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Missionary Schools

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Missionary Schools

In 2021, Canada made headlines with the discovery of mass graves of children near residential schools. We already knew that European settlers committed atrocities against Native Americans, but the discovery of these graves forced Canada and the United States to confront the horrors of the recent past. As much as we'd like to think these schools would have ended centuries ago, they didn't even pop up until the late 19th century and remained well into the 20th century.

The Concept of Missionary Schools

Missionary schools, also known as boarding schools or residential schools, were schools created during the late 19th century with the goal of assimilating Native American children into white society. The founder of the first off-reservation missionary school put it simply:

A great general has said that the only good Indian is a dead one, and that high sanction of his destruction has been an enormous factor in promoting Indian massacres. In a sense, I agree with the sentiment, but only in this: that all the Indian there is in the race should be dead. Kill the Indian in him, and save the man" - Colonel Richard Henry Pratt, Speech at the Nineteenth Annual Conference of Charities and Correction, 1892

The History of Missionary Schools

In 1860, the Office of Indian Affairs, now the Bureau of Indian Affairs, established the first missionary school on the Yakima Indian Reservation in the state of Washington. Well-meaning reformers from the East believed that missionary schools like this one would help Native American children to assimilate into white culture.

Missionary Schools History Carlisle Indian School Students StudySmarterA teacher and her students at the Carlisle Indian School,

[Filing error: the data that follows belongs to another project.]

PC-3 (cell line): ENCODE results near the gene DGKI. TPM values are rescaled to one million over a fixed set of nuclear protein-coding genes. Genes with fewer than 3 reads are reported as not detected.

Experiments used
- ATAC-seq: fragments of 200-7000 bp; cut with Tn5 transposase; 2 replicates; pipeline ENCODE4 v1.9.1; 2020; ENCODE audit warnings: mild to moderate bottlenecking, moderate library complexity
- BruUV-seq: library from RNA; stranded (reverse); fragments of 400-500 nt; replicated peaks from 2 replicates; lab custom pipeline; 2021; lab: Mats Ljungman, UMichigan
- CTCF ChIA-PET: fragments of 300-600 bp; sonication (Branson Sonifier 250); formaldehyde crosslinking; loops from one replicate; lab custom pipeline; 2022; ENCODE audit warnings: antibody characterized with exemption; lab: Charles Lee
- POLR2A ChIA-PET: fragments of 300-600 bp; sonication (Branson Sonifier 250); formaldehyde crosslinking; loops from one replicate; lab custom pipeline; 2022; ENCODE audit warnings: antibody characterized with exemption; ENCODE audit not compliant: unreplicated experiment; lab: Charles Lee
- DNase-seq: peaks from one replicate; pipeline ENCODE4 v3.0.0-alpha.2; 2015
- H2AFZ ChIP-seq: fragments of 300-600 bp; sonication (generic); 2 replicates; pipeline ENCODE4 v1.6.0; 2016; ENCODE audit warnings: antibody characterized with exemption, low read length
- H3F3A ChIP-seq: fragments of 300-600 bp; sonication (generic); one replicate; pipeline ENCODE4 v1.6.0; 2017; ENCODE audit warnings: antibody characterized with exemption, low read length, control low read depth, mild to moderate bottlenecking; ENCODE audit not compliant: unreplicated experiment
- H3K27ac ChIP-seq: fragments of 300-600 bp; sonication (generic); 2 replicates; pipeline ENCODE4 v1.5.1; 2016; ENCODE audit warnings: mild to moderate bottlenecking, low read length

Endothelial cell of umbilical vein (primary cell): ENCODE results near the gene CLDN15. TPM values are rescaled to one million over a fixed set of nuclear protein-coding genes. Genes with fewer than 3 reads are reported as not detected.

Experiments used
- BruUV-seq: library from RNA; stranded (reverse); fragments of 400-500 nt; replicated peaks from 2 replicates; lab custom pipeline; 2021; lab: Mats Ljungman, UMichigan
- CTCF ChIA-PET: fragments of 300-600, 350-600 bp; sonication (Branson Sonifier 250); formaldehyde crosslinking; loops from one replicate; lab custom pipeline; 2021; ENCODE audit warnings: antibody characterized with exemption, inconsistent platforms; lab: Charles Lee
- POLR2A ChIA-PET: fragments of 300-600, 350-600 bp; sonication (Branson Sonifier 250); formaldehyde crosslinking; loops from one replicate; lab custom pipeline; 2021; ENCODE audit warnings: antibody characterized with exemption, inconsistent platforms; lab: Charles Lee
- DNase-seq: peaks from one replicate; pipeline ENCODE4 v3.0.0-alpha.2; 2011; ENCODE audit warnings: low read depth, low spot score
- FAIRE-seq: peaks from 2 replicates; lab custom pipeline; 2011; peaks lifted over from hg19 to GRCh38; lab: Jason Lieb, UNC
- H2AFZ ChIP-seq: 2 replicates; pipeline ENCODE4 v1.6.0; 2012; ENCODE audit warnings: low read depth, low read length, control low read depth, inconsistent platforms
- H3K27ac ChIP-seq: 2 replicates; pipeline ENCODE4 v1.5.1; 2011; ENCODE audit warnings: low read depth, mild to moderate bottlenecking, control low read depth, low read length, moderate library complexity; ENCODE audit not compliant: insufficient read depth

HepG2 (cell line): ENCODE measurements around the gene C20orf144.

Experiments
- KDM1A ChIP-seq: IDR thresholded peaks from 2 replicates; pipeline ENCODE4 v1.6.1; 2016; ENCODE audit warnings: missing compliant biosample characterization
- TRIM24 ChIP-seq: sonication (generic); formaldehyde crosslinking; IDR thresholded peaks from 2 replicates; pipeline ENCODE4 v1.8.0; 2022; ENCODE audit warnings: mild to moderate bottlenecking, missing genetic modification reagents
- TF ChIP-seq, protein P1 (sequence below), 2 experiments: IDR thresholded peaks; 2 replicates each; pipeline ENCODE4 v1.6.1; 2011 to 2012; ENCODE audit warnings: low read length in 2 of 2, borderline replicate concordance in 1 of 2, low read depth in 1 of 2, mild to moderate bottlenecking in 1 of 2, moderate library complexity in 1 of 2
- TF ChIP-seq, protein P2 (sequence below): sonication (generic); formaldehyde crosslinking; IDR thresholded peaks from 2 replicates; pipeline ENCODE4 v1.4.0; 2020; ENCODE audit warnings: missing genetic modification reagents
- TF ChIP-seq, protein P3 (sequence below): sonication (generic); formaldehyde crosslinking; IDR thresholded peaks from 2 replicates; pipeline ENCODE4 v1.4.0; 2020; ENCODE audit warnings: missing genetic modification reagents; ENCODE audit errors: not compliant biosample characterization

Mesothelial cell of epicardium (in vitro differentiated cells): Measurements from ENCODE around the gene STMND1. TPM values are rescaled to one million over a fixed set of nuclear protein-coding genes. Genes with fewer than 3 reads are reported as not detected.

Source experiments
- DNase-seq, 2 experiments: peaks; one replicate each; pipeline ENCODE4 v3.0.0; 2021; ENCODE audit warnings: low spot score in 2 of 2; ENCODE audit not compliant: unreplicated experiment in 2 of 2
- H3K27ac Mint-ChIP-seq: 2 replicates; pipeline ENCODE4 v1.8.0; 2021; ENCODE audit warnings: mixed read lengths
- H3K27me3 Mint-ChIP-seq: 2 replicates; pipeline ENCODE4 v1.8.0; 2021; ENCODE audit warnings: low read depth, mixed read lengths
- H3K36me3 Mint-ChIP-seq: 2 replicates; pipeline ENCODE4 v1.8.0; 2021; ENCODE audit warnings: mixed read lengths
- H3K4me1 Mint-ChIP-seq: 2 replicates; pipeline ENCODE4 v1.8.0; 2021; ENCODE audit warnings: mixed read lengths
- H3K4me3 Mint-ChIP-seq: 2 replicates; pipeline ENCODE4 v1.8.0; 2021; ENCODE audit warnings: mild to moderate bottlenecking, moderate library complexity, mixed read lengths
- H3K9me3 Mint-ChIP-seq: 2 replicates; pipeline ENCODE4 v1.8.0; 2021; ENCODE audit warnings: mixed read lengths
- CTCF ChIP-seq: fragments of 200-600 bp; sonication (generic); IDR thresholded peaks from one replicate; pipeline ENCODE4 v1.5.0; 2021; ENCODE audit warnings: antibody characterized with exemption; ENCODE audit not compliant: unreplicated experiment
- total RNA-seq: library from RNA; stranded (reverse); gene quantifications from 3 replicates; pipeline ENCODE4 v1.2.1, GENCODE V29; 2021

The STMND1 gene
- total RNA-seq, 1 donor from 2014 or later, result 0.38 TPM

Colonel Richard Henry Pratt believed that missionary schools off of reservations would be better suited for assimilation purposes. In 1879, he founded the Carlisle Indian School, the first off-reservation missionary school, in Carlisle, Pennsylvania. While the Carlisle Indian School was the only of its kind in the East, many off-reservation schools popped up in the West throughout the 1880s.

Aims of Missionary School Education

As we know now, the aim of missionary schools was assimilation. Education, then, was the method. Upon their arrival at a missionary school, Native American boys had to cut their tribal braids off, and girls had to cut their hair short. They wore uniforms that had no hint of traditional tribal wear and they had to take on white names. Teachers required that the children speak English, even amongst each other.

Classes were meant to remove any hint of the children’s heritage and prepare them for life in white society. Of course, there were English classes, but there were also classes directly aimed at attacking Native American culture. These included lessons on the nuclear family and the importance of the individual over the collective. There were also religious classes that attempted to convert the children to Christianity.

In history classes, Native American children learned about and were forced to celebrate white holidays that had roots in the oppression of indigenous peoples, such as Thanksgiving and Columbus Day.

Although they did spend time on typical academics, there was a large emphasis on non-academic, skill-based classes. The young girls learned domestic skills such as sewing and cooking, whereas the young boys learned trade skills such as blacksmithing and how to farm.